One woman, lots of paint and hundreds of tiles. If you're here because you found a painted tile, it's yours to keep.

Saturday, July 19, 2008

The other war

Suzanne loves those days when she can truly become one with her work, when she's right there in the zone, whether it's cleaning out her closet, waxing her car or making a little dent in the jungle outside her door. Sometimes the list of chores seems so long that she's gets caught up in thinking about the enormosity of it all, and even though spell check says that's not a word, it feels right. When Suzanne can hone in on just that one thing, it's a good day. The key is blocking out all the other stuff and just enjoying the moment. It's something to strive for ...

Dropped Suzanne earlier this evening at the Subway at Southland Shopping Center on State Road 84 in Fort Lauderdale. Propped her right up there by the sink, where she seems to add a splash of character to a somewhat sterile environment.

When I returned home, I ordered something very special online, something I've been thinking about for years ... 1500 live ladybugs to release in my yard. They eat garden pests such as the aphids that prey on the plants that attract butterflies. The leaves of my veggie garden experiments are looking tattered, and I once had more monarchs.

But, you know, the ladies have to travel to get here. Then I'm supposed to put them in the fridge for awhile (apparently, this calms them), and then I'll have to make some "wheast" (from wheat flour, yeast and honey) and stick it on popsicle sticks in the yard, because that will make them like my yard and want to stay there. So now, I'll have to get some Edie's lime popsicles.

But the wheast seems to be a better alternative than one Web site's suggestion of how to get them to stick around -- spray them with half-water and half Coke to glue their wings shut for about a week ... that seems cruel and unnecessary. I want them to feel welcomed, not stuck and gluey.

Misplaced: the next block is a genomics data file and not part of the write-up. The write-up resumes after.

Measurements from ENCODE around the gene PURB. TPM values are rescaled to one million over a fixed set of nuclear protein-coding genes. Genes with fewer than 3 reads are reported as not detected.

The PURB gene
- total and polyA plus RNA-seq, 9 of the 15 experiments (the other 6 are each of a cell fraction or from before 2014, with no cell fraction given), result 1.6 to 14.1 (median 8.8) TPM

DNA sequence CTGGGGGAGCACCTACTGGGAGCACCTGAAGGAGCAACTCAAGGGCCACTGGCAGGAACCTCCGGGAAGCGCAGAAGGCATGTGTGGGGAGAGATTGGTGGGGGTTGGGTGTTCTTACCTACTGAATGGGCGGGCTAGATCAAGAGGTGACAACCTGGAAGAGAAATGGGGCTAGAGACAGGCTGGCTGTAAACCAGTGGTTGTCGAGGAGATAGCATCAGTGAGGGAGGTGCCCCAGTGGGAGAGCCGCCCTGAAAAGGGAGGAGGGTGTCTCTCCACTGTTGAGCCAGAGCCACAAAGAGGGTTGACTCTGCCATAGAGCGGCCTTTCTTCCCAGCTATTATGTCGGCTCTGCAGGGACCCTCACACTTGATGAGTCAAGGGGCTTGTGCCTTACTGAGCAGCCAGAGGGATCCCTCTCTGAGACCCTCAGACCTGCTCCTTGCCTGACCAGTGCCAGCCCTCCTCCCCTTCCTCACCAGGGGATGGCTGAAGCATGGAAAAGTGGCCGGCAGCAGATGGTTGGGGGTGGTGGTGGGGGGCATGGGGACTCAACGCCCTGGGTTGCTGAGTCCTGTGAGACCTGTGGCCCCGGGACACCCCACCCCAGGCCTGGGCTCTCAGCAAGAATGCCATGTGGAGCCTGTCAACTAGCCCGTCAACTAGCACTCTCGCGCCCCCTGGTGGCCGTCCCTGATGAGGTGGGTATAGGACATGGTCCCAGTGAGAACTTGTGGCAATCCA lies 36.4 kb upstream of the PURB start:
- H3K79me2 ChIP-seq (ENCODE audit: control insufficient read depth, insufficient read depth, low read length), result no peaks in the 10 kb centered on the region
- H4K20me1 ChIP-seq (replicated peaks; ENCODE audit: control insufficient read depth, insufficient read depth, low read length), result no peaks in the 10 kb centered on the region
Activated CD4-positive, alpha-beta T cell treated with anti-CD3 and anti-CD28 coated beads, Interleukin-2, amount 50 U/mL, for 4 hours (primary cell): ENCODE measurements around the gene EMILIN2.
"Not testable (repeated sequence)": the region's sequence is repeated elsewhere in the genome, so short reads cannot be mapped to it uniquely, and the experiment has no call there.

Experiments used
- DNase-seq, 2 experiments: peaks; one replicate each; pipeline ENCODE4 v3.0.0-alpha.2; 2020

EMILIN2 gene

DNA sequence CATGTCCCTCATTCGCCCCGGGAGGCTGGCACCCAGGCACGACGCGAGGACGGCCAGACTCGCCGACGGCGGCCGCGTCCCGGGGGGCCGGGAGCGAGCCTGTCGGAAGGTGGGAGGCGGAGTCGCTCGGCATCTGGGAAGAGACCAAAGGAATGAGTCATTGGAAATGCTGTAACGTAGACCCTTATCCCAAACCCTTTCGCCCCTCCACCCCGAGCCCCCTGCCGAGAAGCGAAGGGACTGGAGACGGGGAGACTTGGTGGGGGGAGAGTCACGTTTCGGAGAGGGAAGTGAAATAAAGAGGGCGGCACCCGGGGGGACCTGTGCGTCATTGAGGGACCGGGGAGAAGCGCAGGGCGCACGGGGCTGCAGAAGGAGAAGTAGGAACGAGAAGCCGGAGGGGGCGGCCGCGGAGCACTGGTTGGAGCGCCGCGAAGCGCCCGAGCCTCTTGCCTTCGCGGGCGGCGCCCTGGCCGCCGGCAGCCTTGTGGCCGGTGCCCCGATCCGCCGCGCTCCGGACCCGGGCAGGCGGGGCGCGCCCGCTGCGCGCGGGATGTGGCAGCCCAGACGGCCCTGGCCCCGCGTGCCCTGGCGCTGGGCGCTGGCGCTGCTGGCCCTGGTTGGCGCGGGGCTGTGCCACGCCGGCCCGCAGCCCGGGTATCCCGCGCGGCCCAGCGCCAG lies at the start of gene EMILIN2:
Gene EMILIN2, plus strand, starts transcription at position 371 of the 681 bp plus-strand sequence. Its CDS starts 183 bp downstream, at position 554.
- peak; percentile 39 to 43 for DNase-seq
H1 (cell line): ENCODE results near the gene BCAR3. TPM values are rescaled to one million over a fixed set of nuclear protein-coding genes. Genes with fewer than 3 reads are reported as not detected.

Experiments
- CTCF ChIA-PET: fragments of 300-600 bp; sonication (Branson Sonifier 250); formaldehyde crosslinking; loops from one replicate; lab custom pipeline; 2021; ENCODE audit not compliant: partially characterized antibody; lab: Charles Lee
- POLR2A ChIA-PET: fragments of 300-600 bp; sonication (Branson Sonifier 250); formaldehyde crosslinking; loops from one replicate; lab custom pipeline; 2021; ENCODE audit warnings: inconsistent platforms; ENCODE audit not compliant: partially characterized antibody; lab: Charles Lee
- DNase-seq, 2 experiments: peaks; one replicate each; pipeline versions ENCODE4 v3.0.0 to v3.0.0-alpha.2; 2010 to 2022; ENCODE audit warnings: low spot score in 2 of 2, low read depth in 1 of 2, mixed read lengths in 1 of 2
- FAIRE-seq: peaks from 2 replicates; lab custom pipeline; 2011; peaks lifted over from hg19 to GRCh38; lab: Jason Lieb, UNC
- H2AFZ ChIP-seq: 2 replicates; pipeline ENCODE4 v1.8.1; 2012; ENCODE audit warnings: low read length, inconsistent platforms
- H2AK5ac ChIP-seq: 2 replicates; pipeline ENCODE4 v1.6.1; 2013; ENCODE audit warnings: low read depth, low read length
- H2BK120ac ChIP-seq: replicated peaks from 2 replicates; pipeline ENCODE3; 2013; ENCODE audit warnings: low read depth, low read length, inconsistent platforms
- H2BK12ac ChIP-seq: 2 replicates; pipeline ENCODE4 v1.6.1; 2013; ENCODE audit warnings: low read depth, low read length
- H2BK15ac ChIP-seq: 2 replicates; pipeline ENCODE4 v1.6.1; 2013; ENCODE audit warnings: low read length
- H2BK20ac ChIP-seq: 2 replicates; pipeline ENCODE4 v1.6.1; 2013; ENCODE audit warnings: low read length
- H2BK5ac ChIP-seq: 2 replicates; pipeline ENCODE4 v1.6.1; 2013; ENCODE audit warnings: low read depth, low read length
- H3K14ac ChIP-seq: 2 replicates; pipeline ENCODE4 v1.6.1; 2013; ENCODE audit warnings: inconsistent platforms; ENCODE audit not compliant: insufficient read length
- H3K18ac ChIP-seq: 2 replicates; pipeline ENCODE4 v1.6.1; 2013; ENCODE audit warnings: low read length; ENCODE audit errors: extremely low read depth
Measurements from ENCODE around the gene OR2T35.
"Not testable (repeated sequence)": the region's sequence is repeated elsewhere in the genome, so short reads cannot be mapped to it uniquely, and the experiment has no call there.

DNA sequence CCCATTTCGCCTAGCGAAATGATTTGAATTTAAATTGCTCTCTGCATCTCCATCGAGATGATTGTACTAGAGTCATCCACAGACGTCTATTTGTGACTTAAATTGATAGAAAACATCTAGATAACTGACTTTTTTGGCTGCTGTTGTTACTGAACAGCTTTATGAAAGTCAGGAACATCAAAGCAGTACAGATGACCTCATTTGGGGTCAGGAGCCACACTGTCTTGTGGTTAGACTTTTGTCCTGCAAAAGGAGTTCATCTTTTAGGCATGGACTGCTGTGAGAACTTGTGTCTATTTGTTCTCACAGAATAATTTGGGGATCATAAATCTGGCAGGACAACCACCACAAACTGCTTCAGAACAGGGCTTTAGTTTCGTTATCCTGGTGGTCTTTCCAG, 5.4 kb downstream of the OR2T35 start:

Whenever I encounter a ladybug, it feels special, like seeing a rainbow or something. But I guess it's not too special for the aphids, and I do feel bad about that. I hope the People for the Ethical Treatment of Aphids don't learn where I live. But the People Against the Use of Pesticides (which I never use) might agree, and the butterflies will smile.

Ladybugs are fascinating little creatures. Do you know they flap their little wings 85 times a second when flying and their bright color is a warning to predators? If predators do attack, their blood smells so awful that they won't continue attacking. They also lay eggs that look like "clusters of little orange footballs" and after hatching they look little tiny black orange-spotted alligators. Then they pupate, typically atop a leaf, and while developing, the larvae will eat about 400 medium-sized aphids, and as many as 5,000 during it's life.

I was talking with friends the other night about the usefulness of insects ... we were at a loss about the mosquito's usefulness so I'll have to investigate that. But someone posed the question -- "What about humans? How are they useful in the cycle?" We seem to be throwing off the balance of nature on so many levels.

So, the bottom line, is that you never really know about these things. I mean, the ladybug release has always seemed like a good thing to me, but now I'm thinking what if I investigate aphids and find out they have some fascinating little life and purpose too? And even if they don't, is it right to send the ladies in after them?

The more I know, the more I don't know. Will I be keeping the peace, or starting a war in my own backyard? Sometimes even the simplest things get complicated. Once again, I'm wondering how I threw myself smack into the middle of this. But, you know, I guess it's always good to be smack in the middle of something interesting. How else are we gonna grow?


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